This week is now strongly supported by the Department of Arts and Culture who oversee the development of public and community libraries in all nine provinces. School libraries and higher education libraries are under the purview of the Department of Basic Education and Department of Higher Education and Training respectively.

The First SALW[edit]

Although LIASA celebrated SALW as early as 2000 [3], during 18 to 23 March 2002 LIASA organized the first very successful SALW that was celebrated in all types of libraries nationwide with the slogan ""Free your mind - Read!"[4] as supported and renamed by a democratic South African government.

The announcements of the dates and slogan for the Week were widely publicised in 2001. Letters were sent to the Department of Arts, Culture, Science and Technology, the national Department of Education as well as the MEC's of the nine provinces responsible for libraries. All warmly welcomed the initiative.

SALW 2002 was launched in Etwatwa (Daveyton) and each branch organized an event in their region. Institutions across the country also staged activities to celebrate the Week.

It is the Association's dream that South African Library Week will become a celebration of the country's intellectual and cultural heritage.

Themes to date[edit]

  • 18–23 March 2002. Free your Mind - Read!
  • 17–22 March 2003. Your Right to Read
  • 15–20 March 2004. 1994-2004: Libraries in a Decade of Democracy
  • 14–18 March 2005. Libraries: opening the doors of learning and culture to all
  • 13–18 March 2006. Libraries: partners in learning, nation building and development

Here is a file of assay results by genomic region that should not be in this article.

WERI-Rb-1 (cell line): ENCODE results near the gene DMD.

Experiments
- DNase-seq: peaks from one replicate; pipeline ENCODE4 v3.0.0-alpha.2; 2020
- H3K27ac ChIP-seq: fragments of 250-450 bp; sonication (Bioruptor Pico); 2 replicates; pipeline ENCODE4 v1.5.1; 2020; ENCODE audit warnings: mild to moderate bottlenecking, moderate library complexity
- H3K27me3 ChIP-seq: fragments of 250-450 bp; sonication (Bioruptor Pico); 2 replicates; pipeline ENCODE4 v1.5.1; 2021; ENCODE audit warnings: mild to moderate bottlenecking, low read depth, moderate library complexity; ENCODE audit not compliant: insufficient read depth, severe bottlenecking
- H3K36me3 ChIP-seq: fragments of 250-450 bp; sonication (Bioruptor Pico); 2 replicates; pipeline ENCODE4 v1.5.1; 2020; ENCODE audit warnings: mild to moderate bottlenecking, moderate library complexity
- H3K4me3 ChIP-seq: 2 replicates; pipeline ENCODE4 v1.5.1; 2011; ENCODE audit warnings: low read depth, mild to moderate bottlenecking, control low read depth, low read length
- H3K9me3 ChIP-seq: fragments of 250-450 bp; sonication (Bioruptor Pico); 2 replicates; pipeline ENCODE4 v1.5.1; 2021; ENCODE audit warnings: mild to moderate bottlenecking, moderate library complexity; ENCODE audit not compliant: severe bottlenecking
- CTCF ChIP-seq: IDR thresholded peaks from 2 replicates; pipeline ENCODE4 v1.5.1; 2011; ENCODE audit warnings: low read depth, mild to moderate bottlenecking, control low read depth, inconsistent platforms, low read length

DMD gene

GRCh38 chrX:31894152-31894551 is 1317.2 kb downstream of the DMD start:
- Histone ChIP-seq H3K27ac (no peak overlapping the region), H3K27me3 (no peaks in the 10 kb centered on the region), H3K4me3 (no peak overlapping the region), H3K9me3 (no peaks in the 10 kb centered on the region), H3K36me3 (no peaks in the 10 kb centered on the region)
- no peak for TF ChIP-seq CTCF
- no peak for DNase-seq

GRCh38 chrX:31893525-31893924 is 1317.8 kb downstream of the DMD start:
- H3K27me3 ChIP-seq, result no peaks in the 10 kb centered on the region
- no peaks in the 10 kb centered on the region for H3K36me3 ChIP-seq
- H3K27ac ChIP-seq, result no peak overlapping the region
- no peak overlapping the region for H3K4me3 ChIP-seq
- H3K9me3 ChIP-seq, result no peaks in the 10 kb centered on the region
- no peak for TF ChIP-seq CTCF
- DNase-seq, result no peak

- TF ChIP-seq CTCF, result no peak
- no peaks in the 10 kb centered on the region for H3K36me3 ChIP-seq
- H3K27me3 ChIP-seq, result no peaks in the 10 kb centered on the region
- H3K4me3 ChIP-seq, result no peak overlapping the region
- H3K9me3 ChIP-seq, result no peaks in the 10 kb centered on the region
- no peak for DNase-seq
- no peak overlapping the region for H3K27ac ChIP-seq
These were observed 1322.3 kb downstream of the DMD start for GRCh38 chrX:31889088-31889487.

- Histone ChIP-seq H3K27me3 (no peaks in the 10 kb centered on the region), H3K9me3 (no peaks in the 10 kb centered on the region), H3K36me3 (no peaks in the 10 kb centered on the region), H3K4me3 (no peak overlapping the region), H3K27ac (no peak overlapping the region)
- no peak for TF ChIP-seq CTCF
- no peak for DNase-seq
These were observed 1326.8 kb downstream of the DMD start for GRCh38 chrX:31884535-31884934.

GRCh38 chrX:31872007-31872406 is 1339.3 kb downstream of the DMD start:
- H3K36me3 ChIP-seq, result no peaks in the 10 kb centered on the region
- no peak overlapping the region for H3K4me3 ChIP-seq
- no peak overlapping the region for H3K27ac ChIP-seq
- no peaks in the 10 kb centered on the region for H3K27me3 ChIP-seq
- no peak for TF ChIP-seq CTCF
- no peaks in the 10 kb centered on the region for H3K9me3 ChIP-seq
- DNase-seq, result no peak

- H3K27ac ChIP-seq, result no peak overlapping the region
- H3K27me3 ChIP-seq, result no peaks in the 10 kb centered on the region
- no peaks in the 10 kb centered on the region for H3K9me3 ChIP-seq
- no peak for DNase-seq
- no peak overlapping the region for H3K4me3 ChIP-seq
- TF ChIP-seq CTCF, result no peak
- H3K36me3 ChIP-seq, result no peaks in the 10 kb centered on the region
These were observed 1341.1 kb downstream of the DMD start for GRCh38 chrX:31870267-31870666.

• 19–23 March 2007. Libraries: your key to the future
  • 17–22 March 2008. From local to global @ your library
  • 16–21 March 2009. Access for all @ your library
  • 22–27 March 2010. Reading changes lives
  • 19–26 March 2011. Read in your language @ your library
  • 17–24 March 2012. Develop @ your library
  • 16–23 March 2013. Educate yourself @ your library
  • 15–22 March 2014. Celebrating Libraries in 20 Years of Democracy: Check in @ your library
  • 14–21 March 2015. Connect @ your library

Promoting SALW[edit]

LIASA has since taken the responsibility of commissioning promotional media designed to popularize the dates and theme. This includes posters, bookmarks, T-shirts, caps, book bags, newspaper adverts, etc. These are widely distributed to all its branches for further distribution to all types of libraries in their regions.

The LIASA President is regularly interviewed by national television and regional radio stations on the significance of the theme as well as the importance of libraries for developing an informed nation. The Minister of Arts & Culture is often the keynote speaker at the official launch events held on the Saturday before the week-long activities.

LIASA strongly believes that through such campaigns, libraries may be taken more seriously and accorded its rightful role in partnering education and development in South Africa


Moerat, N. 2003. Proposal for South Africa Library Week 2003. Unpublished. [5]

External links[edit]